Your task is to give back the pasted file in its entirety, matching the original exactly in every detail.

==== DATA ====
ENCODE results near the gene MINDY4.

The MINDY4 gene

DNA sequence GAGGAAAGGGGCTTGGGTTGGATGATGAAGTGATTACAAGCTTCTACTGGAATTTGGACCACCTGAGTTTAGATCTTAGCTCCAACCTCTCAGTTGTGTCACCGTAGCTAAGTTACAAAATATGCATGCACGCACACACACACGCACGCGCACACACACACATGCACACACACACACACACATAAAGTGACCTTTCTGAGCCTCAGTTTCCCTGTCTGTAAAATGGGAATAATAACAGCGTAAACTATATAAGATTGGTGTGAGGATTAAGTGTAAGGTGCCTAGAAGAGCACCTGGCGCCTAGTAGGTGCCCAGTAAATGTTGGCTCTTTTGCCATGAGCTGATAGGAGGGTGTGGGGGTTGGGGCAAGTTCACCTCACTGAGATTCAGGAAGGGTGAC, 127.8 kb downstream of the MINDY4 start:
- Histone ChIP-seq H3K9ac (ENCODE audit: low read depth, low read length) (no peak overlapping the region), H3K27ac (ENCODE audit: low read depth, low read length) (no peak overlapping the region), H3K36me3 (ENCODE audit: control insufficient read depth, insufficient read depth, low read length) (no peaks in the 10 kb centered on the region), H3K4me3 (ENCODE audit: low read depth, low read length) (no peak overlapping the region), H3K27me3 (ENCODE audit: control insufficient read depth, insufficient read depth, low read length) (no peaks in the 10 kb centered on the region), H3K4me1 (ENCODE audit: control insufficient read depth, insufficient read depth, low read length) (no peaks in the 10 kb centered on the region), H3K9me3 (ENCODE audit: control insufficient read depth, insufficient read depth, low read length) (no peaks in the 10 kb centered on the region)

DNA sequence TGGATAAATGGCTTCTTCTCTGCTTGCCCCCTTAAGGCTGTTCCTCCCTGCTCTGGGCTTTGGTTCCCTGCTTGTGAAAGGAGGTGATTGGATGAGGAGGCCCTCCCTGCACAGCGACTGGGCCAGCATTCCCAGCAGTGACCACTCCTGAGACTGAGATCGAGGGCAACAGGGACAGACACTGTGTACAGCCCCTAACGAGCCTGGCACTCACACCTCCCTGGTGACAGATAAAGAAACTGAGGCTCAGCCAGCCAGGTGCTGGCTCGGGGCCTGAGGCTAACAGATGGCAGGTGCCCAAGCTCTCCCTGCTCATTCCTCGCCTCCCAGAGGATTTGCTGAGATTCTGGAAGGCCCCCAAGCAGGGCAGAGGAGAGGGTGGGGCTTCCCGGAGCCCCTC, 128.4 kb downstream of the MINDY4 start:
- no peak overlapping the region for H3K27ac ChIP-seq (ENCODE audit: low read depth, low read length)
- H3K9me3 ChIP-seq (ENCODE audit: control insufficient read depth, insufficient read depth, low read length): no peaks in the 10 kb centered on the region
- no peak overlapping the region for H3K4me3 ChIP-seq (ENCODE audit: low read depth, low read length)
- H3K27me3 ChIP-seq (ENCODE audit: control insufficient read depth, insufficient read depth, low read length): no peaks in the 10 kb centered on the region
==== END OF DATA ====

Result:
ENCODE results near the gene MINDY4.

The MINDY4 gene

DNA sequence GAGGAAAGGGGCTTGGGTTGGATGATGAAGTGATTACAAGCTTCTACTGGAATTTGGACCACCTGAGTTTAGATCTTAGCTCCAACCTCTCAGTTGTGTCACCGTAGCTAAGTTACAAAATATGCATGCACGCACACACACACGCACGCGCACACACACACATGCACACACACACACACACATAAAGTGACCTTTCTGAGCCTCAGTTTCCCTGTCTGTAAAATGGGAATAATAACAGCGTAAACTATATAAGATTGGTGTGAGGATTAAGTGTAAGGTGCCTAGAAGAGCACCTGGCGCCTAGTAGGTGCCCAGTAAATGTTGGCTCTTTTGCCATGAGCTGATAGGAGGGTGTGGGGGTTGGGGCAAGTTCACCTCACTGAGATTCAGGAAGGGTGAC, 127.8 kb downstream of the MINDY4 start:
- Histone ChIP-seq H3K9ac (ENCODE audit: low read depth, low read length) (no peak overlapping the region), H3K27ac (ENCODE audit: low read depth, low read length) (no peak overlapping the region), H3K36me3 (ENCODE audit: control insufficient read depth, insufficient read depth, low read length) (no peaks in the 10 kb centered on the region), H3K4me3 (ENCODE audit: low read depth, low read length) (no peak overlapping the region), H3K27me3 (ENCODE audit: control insufficient read depth, insufficient read depth, low read length) (no peaks in the 10 kb centered on the region), H3K4me1 (ENCODE audit: control insufficient read depth, insufficient read depth, low read length) (no peaks in the 10 kb centered on the region), H3K9me3 (ENCODE audit: control insufficient read depth, insufficient read depth, low read length) (no peaks in the 10 kb centered on the region)

DNA sequence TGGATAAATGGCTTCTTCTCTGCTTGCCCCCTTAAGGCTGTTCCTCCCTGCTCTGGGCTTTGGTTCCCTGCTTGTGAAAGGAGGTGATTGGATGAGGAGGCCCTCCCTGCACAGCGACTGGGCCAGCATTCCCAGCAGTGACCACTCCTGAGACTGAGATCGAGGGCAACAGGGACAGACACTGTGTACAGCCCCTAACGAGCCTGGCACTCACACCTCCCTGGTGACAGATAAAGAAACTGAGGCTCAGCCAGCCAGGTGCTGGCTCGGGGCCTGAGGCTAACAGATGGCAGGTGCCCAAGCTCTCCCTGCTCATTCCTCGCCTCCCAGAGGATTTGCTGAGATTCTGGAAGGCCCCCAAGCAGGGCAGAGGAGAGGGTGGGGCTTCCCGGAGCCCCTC, 128.4 kb downstream of the MINDY4 start:
- no peak overlapping the region for H3K27ac ChIP-seq (ENCODE audit: low read depth, low read length)
- H3K9me3 ChIP-seq (ENCODE audit: control insufficient read depth, insufficient read depth, low read length): no peaks in the 10 kb centered on the region
- no peak overlapping the region for H3K4me3 ChIP-seq (ENCODE audit: low read depth, low read length)
- H3K27me3 ChIP-seq (ENCODE audit: control insufficient read depth, insufficient read depth, low read length): no peaks in the 10 kb centered on the region